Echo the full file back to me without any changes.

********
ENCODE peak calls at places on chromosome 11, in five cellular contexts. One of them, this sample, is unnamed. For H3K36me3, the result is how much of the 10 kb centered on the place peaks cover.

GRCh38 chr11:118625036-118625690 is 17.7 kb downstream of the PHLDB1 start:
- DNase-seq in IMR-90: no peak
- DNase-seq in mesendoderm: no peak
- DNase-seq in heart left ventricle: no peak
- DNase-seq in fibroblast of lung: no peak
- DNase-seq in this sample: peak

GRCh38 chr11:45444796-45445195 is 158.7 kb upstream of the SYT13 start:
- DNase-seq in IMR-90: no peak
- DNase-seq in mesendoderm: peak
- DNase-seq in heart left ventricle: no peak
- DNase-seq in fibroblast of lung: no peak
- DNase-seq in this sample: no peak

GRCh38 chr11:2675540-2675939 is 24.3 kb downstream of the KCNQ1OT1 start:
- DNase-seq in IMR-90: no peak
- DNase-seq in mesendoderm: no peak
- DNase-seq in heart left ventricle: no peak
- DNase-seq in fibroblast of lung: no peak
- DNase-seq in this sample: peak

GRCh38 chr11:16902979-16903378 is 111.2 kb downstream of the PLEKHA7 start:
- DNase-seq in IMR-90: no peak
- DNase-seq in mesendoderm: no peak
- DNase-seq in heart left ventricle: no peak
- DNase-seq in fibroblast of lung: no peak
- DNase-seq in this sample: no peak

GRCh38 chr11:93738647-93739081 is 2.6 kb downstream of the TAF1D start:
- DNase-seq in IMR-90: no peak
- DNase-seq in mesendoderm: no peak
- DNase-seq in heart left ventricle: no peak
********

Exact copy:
ENCODE peak calls at places on chromosome 11, in five cellular contexts. One of them, this sample, is unnamed. For H3K36me3, the result is how much of the 10 kb centered on the place peaks cover.

GRCh38 chr11:118625036-118625690 is 17.7 kb downstream of the PHLDB1 start:
- DNase-seq in IMR-90: no peak
- DNase-seq in mesendoderm: no peak
- DNase-seq in heart left ventricle: no peak
- DNase-seq in fibroblast of lung: no peak
- DNase-seq in this sample: peak

GRCh38 chr11:45444796-45445195 is 158.7 kb upstream of the SYT13 start:
- DNase-seq in IMR-90: no peak
- DNase-seq in mesendoderm: peak
- DNase-seq in heart left ventricle: no peak
- DNase-seq in fibroblast of lung: no peak
- DNase-seq in this sample: no peak

GRCh38 chr11:2675540-2675939 is 24.3 kb downstream of the KCNQ1OT1 start:
- DNase-seq in IMR-90: no peak
- DNase-seq in mesendoderm: no peak
- DNase-seq in heart left ventricle: no peak
- DNase-seq in fibroblast of lung: no peak
- DNase-seq in this sample: peak

GRCh38 chr11:16902979-16903378 is 111.2 kb downstream of the PLEKHA7 start:
- DNase-seq in IMR-90: no peak
- DNase-seq in mesendoderm: no peak
- DNase-seq in heart left ventricle: no peak
- DNase-seq in fibroblast of lung: no peak
- DNase-seq in this sample: no peak

GRCh38 chr11:93738647-93739081 is 2.6 kb downstream of the TAF1D start:
- DNase-seq in IMR-90: no peak
- DNase-seq in mesendoderm: no peak
- DNase-seq in heart left ventricle: no peak